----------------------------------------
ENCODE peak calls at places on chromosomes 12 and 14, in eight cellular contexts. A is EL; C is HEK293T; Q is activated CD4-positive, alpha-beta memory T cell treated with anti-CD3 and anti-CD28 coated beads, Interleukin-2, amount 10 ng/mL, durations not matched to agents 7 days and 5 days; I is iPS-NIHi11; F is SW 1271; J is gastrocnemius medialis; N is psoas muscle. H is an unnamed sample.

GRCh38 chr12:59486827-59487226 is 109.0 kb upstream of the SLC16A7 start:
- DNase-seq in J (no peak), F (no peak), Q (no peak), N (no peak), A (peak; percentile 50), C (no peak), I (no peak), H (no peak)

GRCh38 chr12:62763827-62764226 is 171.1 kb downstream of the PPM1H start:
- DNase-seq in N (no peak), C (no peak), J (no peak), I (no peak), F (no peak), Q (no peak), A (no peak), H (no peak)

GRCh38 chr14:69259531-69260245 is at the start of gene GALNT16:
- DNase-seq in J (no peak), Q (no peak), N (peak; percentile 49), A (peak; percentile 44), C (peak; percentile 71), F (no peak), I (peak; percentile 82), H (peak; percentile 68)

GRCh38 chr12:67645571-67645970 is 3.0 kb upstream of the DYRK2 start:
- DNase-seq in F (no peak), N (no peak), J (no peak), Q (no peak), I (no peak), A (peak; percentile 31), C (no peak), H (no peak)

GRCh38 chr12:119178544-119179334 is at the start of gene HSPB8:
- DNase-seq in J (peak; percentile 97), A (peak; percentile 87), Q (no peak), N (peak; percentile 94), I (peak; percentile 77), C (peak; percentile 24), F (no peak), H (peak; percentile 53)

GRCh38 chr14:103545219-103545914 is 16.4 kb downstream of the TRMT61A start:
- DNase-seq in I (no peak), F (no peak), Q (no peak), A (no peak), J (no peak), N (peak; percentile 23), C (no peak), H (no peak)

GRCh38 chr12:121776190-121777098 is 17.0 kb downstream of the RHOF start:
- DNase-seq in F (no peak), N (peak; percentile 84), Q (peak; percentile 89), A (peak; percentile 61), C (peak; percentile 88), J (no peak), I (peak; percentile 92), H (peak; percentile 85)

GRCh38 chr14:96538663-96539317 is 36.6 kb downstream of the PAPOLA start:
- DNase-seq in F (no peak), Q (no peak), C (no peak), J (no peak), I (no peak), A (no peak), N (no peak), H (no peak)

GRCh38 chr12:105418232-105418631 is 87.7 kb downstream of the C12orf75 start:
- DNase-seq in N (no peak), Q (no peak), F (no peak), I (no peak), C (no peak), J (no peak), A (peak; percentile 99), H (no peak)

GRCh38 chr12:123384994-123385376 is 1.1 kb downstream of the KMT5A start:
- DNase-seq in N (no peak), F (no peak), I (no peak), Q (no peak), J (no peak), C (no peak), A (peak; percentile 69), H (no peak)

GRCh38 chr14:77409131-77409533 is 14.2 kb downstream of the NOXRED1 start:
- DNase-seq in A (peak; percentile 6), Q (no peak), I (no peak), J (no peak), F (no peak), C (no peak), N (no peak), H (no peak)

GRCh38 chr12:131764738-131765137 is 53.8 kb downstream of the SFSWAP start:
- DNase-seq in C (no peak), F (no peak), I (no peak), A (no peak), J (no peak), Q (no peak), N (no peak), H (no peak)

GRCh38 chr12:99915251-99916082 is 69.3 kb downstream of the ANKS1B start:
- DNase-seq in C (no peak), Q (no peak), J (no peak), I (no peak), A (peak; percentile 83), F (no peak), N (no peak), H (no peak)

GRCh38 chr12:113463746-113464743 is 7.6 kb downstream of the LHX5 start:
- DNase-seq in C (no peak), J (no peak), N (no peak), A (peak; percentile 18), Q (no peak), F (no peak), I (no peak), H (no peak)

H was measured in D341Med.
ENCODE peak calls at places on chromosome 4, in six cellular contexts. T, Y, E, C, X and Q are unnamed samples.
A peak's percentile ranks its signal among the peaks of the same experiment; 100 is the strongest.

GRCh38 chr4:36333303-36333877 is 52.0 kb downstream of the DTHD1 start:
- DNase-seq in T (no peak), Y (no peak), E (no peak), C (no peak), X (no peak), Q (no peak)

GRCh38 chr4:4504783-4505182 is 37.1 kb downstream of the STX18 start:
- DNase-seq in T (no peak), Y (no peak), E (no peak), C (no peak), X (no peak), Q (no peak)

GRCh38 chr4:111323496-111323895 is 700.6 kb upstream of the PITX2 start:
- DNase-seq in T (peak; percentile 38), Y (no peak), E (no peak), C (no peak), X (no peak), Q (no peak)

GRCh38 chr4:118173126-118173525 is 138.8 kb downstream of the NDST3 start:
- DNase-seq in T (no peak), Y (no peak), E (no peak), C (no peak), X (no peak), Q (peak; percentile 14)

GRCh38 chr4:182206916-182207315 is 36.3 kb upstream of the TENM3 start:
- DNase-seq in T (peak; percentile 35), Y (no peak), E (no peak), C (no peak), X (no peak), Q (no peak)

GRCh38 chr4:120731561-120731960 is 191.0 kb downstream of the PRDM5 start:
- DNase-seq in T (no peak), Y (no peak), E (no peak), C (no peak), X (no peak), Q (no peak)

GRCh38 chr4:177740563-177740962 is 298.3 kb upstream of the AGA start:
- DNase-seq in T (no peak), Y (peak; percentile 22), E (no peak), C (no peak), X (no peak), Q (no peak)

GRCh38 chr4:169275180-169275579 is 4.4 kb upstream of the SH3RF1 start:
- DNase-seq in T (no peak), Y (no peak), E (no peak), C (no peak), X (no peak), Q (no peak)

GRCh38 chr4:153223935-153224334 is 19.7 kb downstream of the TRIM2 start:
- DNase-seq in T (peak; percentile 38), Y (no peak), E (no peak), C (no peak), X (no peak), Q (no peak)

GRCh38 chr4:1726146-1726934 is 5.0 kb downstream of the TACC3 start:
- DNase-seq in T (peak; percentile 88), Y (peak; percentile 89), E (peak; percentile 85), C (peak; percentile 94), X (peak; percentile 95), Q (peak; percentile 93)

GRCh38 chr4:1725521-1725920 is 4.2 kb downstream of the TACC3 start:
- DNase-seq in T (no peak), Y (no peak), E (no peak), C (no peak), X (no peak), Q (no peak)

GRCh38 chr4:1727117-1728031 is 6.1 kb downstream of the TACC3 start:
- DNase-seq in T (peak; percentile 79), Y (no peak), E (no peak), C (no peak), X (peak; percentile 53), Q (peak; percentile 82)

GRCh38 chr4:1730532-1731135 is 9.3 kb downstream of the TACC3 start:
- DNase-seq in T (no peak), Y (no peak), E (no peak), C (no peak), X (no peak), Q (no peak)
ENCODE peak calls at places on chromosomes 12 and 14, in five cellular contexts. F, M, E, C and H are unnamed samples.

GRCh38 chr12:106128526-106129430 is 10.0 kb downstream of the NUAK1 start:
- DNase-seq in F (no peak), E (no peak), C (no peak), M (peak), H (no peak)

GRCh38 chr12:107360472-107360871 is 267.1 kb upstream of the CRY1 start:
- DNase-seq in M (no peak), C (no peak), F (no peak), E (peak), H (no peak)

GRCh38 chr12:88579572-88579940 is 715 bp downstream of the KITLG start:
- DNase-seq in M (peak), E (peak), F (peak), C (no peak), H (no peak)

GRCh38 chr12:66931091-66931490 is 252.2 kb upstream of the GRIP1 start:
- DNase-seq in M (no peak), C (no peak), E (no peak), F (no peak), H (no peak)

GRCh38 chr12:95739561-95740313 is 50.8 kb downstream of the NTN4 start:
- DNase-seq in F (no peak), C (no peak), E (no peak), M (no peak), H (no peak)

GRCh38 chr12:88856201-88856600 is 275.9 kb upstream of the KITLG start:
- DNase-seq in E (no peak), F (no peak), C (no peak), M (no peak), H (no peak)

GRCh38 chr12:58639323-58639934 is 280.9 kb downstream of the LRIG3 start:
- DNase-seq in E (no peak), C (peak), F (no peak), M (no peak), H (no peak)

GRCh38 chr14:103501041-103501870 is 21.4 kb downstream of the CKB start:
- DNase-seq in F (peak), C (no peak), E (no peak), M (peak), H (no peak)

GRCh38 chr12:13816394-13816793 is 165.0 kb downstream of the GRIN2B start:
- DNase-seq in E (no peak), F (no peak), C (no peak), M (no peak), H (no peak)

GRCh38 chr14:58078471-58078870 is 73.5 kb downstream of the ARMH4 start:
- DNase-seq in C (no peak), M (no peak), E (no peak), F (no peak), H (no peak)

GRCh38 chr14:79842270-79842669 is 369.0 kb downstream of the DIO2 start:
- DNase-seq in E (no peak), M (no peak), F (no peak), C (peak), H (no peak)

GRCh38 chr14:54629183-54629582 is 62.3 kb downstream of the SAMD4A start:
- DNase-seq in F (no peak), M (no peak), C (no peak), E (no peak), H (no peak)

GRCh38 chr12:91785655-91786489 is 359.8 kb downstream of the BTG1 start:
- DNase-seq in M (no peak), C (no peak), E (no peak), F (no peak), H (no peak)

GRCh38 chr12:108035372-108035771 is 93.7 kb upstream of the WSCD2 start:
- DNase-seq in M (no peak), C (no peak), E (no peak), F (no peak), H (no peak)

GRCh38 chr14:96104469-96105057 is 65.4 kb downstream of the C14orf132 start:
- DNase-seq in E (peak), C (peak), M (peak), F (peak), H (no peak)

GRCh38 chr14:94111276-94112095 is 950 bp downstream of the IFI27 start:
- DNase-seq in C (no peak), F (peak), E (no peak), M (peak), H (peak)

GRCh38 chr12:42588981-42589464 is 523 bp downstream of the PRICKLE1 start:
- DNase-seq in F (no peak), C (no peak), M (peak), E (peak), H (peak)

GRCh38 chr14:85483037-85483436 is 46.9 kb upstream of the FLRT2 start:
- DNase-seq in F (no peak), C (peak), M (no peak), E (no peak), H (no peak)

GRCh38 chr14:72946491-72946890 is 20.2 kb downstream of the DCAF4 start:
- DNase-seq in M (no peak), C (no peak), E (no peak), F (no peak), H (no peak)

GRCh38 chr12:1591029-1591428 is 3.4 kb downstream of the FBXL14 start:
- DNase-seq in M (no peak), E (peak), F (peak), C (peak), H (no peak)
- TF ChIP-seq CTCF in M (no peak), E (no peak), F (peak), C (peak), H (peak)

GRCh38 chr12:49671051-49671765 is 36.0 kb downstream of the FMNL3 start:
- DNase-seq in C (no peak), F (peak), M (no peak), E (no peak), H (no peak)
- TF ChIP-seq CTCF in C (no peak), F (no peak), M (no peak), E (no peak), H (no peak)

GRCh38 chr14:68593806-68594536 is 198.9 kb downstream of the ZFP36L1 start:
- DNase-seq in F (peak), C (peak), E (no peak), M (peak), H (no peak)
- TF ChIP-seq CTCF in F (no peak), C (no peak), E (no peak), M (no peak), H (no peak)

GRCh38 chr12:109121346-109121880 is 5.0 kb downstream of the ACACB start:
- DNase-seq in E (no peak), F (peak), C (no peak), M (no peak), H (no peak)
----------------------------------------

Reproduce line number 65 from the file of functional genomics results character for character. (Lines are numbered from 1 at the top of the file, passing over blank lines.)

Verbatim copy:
- DNase-seq in M (peak), E (peak), F (peak), C (no peak), H (no peak)